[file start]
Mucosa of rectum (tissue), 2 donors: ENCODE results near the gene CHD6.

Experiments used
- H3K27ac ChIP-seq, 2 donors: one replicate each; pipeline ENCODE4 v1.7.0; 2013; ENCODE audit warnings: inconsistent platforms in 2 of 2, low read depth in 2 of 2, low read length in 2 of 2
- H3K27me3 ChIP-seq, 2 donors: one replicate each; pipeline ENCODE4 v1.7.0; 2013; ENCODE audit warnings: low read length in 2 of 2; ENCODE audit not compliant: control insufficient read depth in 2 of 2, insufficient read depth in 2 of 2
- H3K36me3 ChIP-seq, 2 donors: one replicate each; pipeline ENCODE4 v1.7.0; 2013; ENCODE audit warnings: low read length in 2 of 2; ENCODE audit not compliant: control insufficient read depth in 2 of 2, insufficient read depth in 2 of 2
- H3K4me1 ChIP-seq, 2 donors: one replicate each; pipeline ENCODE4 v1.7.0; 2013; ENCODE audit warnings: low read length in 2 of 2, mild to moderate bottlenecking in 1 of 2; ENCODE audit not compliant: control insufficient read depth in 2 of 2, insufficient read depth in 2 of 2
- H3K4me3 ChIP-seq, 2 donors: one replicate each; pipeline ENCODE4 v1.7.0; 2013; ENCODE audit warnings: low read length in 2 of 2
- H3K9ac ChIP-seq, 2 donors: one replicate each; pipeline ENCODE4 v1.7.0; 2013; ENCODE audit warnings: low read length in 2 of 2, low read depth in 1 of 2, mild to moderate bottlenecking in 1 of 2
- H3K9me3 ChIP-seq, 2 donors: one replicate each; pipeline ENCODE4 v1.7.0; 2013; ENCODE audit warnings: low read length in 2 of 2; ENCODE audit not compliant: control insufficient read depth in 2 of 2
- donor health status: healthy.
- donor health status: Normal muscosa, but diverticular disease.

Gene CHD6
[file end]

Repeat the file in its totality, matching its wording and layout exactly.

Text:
Mucosa of rectum (tissue), 2 donors: ENCODE results near the gene CHD6.

Experiments used
- H3K27ac ChIP-seq, 2 donors: one replicate each; pipeline ENCODE4 v1.7.0; 2013; ENCODE audit warnings: inconsistent platforms in 2 of 2, low read depth in 2 of 2, low read length in 2 of 2
- H3K27me3 ChIP-seq, 2 donors: one replicate each; pipeline ENCODE4 v1.7.0; 2013; ENCODE audit warnings: low read length in 2 of 2; ENCODE audit not compliant: control insufficient read depth in 2 of 2, insufficient read depth in 2 of 2
- H3K36me3 ChIP-seq, 2 donors: one replicate each; pipeline ENCODE4 v1.7.0; 2013; ENCODE audit warnings: low read length in 2 of 2; ENCODE audit not compliant: control insufficient read depth in 2 of 2, insufficient read depth in 2 of 2
- H3K4me1 ChIP-seq, 2 donors: one replicate each; pipeline ENCODE4 v1.7.0; 2013; ENCODE audit warnings: low read length in 2 of 2, mild to moderate bottlenecking in 1 of 2; ENCODE audit not compliant: control insufficient read depth in 2 of 2, insufficient read depth in 2 of 2
- H3K4me3 ChIP-seq, 2 donors: one replicate each; pipeline ENCODE4 v1.7.0; 2013; ENCODE audit warnings: low read length in 2 of 2
- H3K9ac ChIP-seq, 2 donors: one replicate each; pipeline ENCODE4 v1.7.0; 2013; ENCODE audit warnings: low read length in 2 of 2, low read depth in 1 of 2, mild to moderate bottlenecking in 1 of 2
- H3K9me3 ChIP-seq, 2 donors: one replicate each; pipeline ENCODE4 v1.7.0; 2013; ENCODE audit warnings: low read length in 2 of 2; ENCODE audit not compliant: control insufficient read depth in 2 of 2
- donor health status: healthy.
- donor health status: Normal muscosa, but diverticular disease.

Gene CHD6